Sectors Healthcare

 
Title Raw data for 'Embryonic and postnatal neurogenesis produce functionally distinct subclasses of dopaminergic neuron' 
Description We deposited, and made freely available under a CC-BY licence, all of the raw data associated with our 2018 eLife article entitled 'Embryonic and postnatal neurogenesis produce functionally distinct subclasses of dopaminergic neuron' 
Type Of Material Database/Collection of data 
Year Produced 2018 
Provided To Others? Yes  
Impact 57 downloads and 1 citation of the dataset itself, as of March 2020 
URL https://datadryad.org/stash/dataset/doi:10.5061/dryad.b5hg8d6
 
Description Dendritic GABA release in embryonically-generated olfactory bulb dopaminergic neurons? 
Organisation National Institutes of Health (NIH)
Department National Institute of Neurological Disorders and Stroke (NINDS)
Country United States 
Sector Public 
PI Contribution We are sharing structural and functional data we have on the potential lack of dendritic GABA release sites in embryonically-generated olfactory bulb dopaminergic neurons
Collaborator Contribution Kevin Briggman and his graduate student Kara Fulton are undertaking specific analyses to address the question of dendritic release sites in specific subtypes of olfactory bulb dopaminergic neuron. They are doing this using a large connectomic dataset they have generated, using electron microscopy to map the structural features of defined cell types in a single mouse olfactory bulb glomerular processing unit.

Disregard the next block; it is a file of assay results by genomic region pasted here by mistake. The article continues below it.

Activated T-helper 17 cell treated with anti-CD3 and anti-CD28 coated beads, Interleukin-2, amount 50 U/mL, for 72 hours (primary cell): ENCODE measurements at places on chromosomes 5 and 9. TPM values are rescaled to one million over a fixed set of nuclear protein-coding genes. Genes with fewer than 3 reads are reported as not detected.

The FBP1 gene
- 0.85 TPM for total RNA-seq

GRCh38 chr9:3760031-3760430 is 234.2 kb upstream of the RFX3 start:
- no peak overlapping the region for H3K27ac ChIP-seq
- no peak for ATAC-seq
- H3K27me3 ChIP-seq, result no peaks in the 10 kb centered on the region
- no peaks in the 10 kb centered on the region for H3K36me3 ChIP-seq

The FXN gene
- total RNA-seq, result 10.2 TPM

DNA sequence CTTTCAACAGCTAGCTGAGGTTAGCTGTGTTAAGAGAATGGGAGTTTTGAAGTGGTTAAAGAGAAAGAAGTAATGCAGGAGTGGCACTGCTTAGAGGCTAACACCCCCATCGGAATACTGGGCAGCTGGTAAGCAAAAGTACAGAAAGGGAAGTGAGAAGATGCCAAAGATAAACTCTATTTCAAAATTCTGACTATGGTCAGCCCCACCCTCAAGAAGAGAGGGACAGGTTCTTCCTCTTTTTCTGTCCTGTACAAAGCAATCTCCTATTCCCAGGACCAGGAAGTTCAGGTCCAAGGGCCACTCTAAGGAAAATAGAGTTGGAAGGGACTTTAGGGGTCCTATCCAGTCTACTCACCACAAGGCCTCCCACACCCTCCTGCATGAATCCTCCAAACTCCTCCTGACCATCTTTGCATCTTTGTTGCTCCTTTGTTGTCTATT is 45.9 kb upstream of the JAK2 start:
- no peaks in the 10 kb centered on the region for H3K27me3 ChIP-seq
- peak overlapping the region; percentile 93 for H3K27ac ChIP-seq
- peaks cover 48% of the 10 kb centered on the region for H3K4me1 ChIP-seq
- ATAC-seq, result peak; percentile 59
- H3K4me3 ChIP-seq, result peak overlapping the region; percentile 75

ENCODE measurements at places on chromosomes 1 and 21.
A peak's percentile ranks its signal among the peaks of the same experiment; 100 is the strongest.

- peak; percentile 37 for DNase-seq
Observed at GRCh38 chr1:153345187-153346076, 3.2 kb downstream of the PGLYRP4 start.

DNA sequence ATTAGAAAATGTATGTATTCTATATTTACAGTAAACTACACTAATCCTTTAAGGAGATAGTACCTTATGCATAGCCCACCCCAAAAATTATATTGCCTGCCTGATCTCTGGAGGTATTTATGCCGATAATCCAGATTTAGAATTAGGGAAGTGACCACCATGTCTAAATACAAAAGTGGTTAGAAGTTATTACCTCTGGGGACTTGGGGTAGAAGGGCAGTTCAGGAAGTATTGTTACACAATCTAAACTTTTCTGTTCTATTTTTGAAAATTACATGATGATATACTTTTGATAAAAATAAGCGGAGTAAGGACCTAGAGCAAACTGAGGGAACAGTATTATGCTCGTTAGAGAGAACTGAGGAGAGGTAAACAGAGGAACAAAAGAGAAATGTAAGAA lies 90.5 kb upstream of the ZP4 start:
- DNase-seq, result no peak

Impact None to date
Start Year 2019
 
Description In2Science placement 
Form Of Engagement Activity Participation in an open day or visit at my research institution
Part Of Official Scheme? No
Geographic Reach Regional
Primary Audience Schools
Results and Impact We host an In2Science summer project student almost every year, and I have now become an ambassador for this fantastic scheme. Placement students are Year12 and come from underpriveledged backgrounds, and are given the opportunity to experience a real scientific research environment - and to undertake research themselves - in our laboratory. We know of at least one of our placement students who has gone on to successfully complete a BioMedical Sciences degree here at King's.
Year(s) Of Engagement Activity 2012,2013,2014,2015,2016,2017,2019
URL https://in2scienceuk.org/